Amass a Fortune With These Stocks
You don't need the investing acumen of Warren Buffett or the riches of a trust-fund baby to achieve financial success.
Small sums of money invested monthly in undervalued small-cap stocks offer hope for your greatest returns. They offer the best opportunities for growth because they're mostly ignored by the big investors.
Below we screen for stocks under $3 billion in market cap, offering earnings surprises of 15% or more in the previous quarter, with long-term earnings growth forecast to be at least 15%. We'll then filter our findings through the collective investing wisdom of the 180,000 members in our Motley Fool CAPS community.
Here are some of the stocks this simple screen found:
EPS Act. vs. Est.
Avg. Analyst 5-Yr EPS Est.
CAPS Rating (out of 5)
|Rosetta Stone (NYS: RST)||$182 million||54%||15%||***|
|Stratasys (NAS: SSYS)||$819 million||29%||15%||****|
Source: Yahoo.com and Motley Fool CAPS.
Of course, this is not a list of stocks to buy -- just a starting point for more research. We need to look more closely at these companies to see whether analysts' faith in them is well-founded.
It's all Greek to me
For those old enough to remember, Berlitz was the name synonymous with learning a new language, but Rosetta Stone has since replaced it by becoming one of the most publicly visible companies to teach you how. With its ubiquitous commercials and kiosks at malls hawking its CDs, you'd think the company was going like gangbusters, but it has suffered from serial managerial lapses, and the stock languishes more than 50% below its highs.
So what's in store for the future? Although it anticipated losing a big contract with the U.S. Army, which hurt bookings last quarter, it saw greater sales to educational institutions. Getting its products into the K-12 set could be a lucrative future for it, but it reminds me of SAT prep specialist Princeton Review, which also thought getting its product into classes was a growth lever but ultimately failed miserably. Kaplan, the similarly situated division of Washington Post (NYS: WPO) , has been much more successful in breaking into and dominating the industry.
Foreign-language teachers are a tough commodity to come by these days, and Rosetta's programs could open up many more language opportunities to students. Although 90% of CAPS members rating the language leader think it will outperform the market, NJ7 believes it might be too much of a "want" rather than a "need" to expand to a wide enough audience.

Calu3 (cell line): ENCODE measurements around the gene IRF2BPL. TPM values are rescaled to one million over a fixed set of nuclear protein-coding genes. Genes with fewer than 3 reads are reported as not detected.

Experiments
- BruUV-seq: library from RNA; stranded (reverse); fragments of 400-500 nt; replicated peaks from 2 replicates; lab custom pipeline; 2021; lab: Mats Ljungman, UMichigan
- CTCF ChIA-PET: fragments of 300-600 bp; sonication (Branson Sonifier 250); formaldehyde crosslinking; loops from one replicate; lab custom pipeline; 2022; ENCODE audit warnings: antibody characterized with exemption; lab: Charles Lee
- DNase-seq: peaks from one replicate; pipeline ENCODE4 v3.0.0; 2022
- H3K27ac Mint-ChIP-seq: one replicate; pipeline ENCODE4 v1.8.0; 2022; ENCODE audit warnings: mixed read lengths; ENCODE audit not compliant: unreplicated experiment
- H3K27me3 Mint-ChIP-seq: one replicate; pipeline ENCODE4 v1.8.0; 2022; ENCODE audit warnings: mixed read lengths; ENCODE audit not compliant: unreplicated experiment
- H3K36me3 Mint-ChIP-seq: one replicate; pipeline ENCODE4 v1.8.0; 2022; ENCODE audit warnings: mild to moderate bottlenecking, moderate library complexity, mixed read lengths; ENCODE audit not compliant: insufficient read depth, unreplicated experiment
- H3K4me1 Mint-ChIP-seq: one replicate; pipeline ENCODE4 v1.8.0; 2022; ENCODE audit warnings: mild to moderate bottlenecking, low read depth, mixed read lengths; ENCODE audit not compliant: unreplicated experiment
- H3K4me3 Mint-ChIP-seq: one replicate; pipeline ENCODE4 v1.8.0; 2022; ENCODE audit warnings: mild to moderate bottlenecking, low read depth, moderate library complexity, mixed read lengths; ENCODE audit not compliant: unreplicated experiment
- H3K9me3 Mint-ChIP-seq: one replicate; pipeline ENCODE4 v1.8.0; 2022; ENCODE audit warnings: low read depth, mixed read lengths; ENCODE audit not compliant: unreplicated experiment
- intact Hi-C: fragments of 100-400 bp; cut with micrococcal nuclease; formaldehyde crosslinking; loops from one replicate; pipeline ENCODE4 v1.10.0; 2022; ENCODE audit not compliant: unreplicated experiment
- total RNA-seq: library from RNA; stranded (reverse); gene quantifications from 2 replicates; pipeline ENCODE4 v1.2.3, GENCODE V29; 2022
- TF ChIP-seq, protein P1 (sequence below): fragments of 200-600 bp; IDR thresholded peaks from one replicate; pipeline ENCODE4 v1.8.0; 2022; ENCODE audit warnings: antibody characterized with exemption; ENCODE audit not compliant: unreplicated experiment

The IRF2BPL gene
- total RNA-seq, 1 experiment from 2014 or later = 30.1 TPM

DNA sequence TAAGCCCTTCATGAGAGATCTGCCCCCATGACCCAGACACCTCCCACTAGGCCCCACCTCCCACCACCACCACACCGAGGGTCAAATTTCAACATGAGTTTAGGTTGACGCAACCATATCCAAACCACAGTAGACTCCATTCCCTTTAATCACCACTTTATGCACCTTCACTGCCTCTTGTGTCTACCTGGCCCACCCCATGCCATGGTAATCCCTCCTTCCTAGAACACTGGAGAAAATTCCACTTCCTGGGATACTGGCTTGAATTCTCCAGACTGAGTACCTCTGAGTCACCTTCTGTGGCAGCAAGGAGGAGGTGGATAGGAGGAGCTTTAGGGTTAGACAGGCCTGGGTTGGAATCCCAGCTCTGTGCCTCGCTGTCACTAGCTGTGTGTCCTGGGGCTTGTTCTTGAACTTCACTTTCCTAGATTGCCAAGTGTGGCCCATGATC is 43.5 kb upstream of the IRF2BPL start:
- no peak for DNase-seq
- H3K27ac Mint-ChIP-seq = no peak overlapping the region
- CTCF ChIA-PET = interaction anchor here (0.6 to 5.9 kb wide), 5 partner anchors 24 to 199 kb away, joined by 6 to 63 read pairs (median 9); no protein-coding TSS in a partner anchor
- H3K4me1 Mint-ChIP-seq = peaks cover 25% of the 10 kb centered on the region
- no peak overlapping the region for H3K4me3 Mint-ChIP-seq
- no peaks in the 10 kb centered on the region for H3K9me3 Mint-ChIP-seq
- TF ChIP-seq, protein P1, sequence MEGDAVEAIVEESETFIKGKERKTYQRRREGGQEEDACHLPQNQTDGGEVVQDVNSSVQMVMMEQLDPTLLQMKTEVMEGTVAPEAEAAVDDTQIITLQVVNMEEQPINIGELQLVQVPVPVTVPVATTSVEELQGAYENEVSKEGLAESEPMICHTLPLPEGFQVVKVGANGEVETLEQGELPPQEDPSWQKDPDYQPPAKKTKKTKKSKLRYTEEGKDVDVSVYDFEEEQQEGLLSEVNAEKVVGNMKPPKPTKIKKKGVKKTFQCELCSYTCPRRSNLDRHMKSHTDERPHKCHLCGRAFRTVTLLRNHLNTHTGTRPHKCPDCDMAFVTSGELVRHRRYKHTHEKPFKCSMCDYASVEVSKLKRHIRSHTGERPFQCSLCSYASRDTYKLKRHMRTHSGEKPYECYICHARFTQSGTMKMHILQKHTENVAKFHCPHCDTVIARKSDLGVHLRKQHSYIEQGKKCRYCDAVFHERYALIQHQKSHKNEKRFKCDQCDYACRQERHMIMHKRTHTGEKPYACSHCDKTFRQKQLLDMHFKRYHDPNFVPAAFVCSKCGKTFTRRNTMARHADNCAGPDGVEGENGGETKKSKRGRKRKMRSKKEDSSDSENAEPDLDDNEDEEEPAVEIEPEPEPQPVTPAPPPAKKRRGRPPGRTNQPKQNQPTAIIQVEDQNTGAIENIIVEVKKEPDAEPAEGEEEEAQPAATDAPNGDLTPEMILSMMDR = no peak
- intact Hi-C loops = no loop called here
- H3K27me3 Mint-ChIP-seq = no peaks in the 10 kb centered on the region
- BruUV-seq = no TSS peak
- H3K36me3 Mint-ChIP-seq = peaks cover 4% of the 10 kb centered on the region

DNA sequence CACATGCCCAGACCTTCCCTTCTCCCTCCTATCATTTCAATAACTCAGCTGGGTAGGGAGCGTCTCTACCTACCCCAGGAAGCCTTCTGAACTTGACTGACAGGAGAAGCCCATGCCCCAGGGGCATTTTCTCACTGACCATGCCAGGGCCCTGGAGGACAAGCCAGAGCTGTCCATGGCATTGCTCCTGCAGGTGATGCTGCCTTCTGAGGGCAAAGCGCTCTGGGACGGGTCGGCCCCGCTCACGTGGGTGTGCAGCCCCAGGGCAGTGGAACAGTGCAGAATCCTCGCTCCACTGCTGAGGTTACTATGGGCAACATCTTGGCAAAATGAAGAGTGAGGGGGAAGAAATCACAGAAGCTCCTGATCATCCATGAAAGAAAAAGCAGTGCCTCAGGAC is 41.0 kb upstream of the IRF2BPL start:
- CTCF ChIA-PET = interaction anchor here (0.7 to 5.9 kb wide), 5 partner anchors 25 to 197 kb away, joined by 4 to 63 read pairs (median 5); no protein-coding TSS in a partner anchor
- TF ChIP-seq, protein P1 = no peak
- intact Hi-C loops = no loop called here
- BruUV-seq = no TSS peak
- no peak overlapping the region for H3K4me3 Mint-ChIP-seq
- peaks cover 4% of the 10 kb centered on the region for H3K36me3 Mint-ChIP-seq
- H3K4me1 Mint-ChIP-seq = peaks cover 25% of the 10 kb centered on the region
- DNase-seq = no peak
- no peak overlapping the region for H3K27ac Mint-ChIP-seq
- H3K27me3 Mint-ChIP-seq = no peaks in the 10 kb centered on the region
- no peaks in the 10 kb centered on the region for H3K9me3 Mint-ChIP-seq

Rosetta Stone is a very tempting stock for me, I almost became a shareholder. But I believe that their product is simply too much of a luxury good to fulfill high expectations. However, I do believe that with their superior offerings, they will streamline and adapt and become profitable eventually. Management must stabilize though.
Tell us on the Rosetta Stone CAPS page if the stock speaks to you or not, then add the stock to your watchlist to see if it will crack the code of growth.
In high relief
Recently, 3D Systems (NYS: DDD) announced it had gotten close to breaking the $1,000 barrier on its consumer-oriented 3-D printer, a monumental achievement that recalls to mind Hewlett-Packard's (NYS: HPQ) ability to eat up large swaths of the market once its ink-jet printers broke through that price point. Certainly it's not the disposable level at which printers are sold today, but it makes the likelihood that they will become more ubiquitous more attainable.
Stratasys, the other big name in bas relief printing, is taking the dual track of focusing on selling to the commercial market, with professional machines selling upward of $1 million apiece, but also selling its technology to HP for it to put its nameplate on a consumer model. I'd expect the printer giant to also breach the $1,000 mark soon, at which time Stratasys will see even greater demand. Last quarter the company reported a 31% increase in revenues that generated an 84% jump in profits, despite shipping 5% fewer units. It achieved that growth because it sold more of its higher-priced Fortus lineup and saw revenues for them double.
CAPS member TMFBiggles says perhaps the biggest threat to Stratasys and 3D Systems is a 3-D printer that can print copies of itself.
Interestingly enough, after I posted this I stumbled across a 3-D printer that's designed specifically to print copies of itself. Open-source and everything. I'm still keeping my upthumb, because those machines are just for hobbyists, but it could be a threat down the line.
Add Stratasys to the Fool's portfolio tracker and tell us in the comments section below if you think it will be able to copy its growth trajectory in the future.
Foolish final thoughts
These companies may have the odds stacked against them, but the Motley Fool has identified two stocks that are also facing difficult times yet still grow revenues hand over fist. The report is free, but it's only available for a short time, so ask for your copy today and find out the two cash kings that are changing the face of their industry.
At the time this article was published Fool contributorRich Dupreyholds no position in any company mentioned.Click hereto see his holdings and a short bio. The Motley Fool owns shares of Rosetta Stone and 3D Systems.Motley Fool newsletter serviceshave recommended buying shares of 3D Systems, Rosetta Stone, and Stratasys. Try any of our Foolish newsletter servicesfree for 30 days. We Fools may not all hold the same opinions, but we all believe thatconsidering a diverse range of insightsmakes us better investors. The Motley Fool has adisclosure policy.
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